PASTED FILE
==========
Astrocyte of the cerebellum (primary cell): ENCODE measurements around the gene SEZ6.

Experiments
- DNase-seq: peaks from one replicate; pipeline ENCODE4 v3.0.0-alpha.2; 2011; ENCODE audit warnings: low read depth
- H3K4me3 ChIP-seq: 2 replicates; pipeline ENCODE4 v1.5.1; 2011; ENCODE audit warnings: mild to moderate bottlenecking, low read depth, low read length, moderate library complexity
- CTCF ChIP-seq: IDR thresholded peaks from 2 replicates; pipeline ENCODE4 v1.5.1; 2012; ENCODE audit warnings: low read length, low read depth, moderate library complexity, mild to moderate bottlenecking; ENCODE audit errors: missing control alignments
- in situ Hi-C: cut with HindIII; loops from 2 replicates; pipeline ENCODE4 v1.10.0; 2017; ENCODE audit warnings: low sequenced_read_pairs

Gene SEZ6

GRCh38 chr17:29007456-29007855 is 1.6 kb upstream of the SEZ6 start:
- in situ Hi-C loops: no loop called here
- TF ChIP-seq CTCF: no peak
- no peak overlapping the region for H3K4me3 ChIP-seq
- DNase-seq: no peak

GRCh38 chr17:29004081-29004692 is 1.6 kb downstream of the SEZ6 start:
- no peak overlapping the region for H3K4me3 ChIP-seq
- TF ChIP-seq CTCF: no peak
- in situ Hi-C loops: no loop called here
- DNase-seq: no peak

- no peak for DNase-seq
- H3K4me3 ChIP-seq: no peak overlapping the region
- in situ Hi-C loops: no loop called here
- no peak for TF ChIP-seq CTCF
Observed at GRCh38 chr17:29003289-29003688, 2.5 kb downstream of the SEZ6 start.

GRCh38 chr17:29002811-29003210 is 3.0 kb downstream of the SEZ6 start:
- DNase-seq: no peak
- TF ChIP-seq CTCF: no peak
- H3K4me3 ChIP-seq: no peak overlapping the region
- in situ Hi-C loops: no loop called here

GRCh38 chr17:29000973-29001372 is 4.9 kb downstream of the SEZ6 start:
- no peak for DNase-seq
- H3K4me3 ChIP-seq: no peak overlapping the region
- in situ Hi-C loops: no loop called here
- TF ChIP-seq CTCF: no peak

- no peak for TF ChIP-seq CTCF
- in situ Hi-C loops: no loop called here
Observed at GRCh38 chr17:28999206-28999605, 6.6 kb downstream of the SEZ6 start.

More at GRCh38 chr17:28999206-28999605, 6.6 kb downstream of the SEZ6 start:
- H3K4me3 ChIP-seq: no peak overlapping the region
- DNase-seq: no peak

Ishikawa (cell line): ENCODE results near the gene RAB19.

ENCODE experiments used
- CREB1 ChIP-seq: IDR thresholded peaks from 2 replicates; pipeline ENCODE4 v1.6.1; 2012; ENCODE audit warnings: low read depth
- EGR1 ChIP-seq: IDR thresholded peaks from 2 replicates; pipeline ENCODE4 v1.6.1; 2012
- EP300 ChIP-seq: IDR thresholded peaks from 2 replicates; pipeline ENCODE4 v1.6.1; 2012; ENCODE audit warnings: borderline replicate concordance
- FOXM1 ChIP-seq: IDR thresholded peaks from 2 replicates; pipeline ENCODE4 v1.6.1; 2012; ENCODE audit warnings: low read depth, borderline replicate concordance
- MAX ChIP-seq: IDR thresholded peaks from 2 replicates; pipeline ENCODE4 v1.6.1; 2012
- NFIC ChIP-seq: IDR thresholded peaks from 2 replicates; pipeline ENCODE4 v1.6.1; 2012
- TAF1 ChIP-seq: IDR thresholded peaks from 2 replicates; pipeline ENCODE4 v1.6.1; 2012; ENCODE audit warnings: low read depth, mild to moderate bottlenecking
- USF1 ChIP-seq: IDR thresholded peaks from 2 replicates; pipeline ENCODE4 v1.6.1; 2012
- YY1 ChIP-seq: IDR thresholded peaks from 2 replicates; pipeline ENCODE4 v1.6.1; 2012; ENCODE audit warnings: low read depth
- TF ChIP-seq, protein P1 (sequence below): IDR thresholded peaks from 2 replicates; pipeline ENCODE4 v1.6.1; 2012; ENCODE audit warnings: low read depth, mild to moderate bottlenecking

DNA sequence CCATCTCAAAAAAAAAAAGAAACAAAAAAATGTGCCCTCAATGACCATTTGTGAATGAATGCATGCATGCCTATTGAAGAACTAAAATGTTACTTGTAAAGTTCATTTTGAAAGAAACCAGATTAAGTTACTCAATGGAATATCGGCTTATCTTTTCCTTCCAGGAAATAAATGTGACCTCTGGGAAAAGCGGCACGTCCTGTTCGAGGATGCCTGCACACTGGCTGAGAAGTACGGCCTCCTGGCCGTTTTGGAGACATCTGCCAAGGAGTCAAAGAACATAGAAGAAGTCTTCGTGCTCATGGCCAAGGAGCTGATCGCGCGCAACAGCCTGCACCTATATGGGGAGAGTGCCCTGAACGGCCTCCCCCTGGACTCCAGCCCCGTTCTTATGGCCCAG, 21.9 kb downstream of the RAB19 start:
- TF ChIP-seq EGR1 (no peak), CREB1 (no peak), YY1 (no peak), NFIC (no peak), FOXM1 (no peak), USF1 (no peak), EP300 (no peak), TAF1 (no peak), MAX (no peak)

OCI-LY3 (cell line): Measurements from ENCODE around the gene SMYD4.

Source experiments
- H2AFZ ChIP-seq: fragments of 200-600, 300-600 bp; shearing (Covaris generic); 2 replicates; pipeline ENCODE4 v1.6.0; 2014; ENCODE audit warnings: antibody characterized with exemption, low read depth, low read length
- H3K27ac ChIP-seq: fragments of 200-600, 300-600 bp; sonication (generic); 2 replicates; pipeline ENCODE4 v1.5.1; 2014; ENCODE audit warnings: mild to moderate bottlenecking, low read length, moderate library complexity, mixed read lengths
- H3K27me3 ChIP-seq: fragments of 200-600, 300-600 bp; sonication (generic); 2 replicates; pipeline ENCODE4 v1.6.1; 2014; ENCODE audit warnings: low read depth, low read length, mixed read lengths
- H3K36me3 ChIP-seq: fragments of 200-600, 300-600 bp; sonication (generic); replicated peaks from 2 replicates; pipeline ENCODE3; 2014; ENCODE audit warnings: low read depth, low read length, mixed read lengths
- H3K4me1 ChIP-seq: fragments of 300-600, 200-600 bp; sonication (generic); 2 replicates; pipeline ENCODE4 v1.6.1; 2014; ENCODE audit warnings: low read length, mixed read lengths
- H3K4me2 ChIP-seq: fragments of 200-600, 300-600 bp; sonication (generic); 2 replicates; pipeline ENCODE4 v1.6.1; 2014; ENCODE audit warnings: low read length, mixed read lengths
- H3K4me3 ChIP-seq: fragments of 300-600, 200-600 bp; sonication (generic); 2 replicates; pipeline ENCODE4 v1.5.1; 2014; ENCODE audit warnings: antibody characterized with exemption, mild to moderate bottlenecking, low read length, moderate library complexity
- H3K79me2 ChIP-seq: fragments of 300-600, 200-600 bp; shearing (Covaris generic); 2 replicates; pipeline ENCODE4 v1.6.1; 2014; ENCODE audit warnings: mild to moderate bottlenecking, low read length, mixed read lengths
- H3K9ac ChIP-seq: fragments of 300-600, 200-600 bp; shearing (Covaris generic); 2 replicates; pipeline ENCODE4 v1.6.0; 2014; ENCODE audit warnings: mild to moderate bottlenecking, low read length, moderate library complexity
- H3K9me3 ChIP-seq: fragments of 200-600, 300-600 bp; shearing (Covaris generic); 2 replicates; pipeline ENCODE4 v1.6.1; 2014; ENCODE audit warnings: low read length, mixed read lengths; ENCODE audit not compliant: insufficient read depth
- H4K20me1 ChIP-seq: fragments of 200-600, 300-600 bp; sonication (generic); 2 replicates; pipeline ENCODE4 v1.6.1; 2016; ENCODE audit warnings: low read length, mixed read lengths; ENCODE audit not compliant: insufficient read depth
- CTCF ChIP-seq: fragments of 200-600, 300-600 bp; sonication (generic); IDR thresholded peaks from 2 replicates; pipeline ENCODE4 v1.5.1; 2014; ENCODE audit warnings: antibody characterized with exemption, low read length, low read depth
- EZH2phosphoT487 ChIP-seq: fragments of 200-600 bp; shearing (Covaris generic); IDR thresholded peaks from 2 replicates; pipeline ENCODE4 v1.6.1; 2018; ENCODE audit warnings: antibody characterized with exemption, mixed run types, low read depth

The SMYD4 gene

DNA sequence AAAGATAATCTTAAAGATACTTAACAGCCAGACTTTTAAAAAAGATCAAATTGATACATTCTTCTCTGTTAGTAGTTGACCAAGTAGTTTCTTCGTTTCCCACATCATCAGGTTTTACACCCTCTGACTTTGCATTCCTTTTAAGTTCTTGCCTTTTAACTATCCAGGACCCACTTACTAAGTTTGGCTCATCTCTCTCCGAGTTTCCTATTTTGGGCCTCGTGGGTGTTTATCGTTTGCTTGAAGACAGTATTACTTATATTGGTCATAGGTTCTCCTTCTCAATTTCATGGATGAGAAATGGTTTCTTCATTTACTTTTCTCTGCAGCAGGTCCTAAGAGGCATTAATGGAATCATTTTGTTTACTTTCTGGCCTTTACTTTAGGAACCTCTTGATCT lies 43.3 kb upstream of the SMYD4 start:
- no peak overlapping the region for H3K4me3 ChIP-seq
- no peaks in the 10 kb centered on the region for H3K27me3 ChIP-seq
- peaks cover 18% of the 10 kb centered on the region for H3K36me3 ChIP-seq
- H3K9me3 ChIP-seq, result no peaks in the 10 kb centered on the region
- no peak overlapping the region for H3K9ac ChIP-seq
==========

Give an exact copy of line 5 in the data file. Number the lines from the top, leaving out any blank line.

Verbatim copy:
- CTCF ChIP-seq: IDR thresholded peaks from 2 replicates; pipeline ENCODE4 v1.5.1; 2012; ENCODE audit warnings: low read length, low read depth, moderate library complexity, mild to moderate bottlenecking; ENCODE audit errors: missing control alignments